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12/27/2010
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Online Holiday Shopping Surges 15%

Mobile phones accounted for a larger share of the $36.4 billion consumers spent in November and December.

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Online holiday shopping roared ahead in 2010, as consumers spent 15% more than they did in the previous year. The growth was also fueled by consumers shopping using mobile phones in a big way for the first time.

MasterCard Advisors SpendingPulse said online retailers reported online sales of $36.4 billion between Oct. 31 and Dec. 23 versus the $31.5 billion that was reported in the same period last year. SpendingPulse, which measures various payment activities including online, cash, and check, said that apparel sales showed a big jump. Online apparel purchases hit 18.9% of total clothing sales this year, a 25.7% gain over last year's figures.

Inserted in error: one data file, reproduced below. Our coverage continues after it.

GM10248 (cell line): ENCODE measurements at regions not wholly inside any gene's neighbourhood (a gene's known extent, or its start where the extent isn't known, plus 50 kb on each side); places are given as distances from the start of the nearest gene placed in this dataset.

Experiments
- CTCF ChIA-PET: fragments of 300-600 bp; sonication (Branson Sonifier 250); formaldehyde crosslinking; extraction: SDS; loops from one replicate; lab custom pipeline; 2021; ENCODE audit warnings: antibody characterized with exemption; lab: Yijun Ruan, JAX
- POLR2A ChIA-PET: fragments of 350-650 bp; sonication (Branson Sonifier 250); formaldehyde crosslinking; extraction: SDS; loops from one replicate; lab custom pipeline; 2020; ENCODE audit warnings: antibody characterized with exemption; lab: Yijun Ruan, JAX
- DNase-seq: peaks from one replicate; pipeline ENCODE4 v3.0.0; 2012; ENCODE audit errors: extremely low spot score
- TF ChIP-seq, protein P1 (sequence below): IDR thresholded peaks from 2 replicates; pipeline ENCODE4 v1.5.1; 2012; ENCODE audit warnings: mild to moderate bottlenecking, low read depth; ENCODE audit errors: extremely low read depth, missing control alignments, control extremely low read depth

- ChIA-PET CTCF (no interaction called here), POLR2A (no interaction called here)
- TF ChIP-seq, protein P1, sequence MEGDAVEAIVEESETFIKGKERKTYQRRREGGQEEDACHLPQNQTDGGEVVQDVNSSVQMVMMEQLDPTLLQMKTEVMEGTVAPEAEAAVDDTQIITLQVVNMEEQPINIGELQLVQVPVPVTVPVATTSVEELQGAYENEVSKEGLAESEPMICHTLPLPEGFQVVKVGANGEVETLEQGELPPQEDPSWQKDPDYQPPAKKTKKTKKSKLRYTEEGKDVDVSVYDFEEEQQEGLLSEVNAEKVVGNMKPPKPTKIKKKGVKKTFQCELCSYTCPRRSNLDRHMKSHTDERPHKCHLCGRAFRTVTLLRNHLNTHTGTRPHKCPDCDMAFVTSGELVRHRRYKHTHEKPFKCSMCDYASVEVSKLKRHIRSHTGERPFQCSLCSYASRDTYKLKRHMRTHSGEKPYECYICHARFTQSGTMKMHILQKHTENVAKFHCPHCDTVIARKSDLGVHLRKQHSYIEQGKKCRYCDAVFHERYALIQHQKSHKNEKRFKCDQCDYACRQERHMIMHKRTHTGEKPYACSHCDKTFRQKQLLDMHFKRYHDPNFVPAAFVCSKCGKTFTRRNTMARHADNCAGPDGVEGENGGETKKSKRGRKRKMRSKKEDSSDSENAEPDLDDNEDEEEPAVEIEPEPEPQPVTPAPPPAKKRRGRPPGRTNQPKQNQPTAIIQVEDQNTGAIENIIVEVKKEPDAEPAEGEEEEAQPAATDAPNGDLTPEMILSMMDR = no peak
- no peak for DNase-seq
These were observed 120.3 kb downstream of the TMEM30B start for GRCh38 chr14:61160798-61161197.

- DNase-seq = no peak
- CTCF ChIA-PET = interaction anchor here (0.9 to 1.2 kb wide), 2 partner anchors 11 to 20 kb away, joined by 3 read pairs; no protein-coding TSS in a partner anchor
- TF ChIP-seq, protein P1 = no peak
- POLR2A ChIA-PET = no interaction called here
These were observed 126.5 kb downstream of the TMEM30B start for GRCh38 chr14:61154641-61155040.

"This is the season of the sweater," SpendingPulse's VP for research and analysis Michael McNamara, told reporters. "What is driving this is that apparel sales online are doing well in general, represented by a shift from brick-and-mortar stores. The weather has helped, too."

Online retailer Amazon said its current Kindle model is the best-selling product in its history. Amazon bombarded its e-mailing lists with promotional offers, including free shipping, to the point that many were annoyed by the steady Amazon sales drumbeat.

In the end, everybody got into the act, from department stores and other large retailers, to traditional online shopping sites like Amazon and eBay. An Amazon mobile phone shopping app that allows shoppers to scan bar codes for pricing data helped consumers become more comfortable with ordering online with their cell phones. eBay's acquisition of app developer Critical Path Software helped the shopping and auction company attract more mobile phone users this year.

In recent years, consumers have used their mobile phones to find store locations and check pricing of items, but that has proved to be a double-edged sword for some large retailers, which are finding that some online shopping services are sending shoppers to discount sites where they can purchase items for less online than in their bricks-and-mortar stores.

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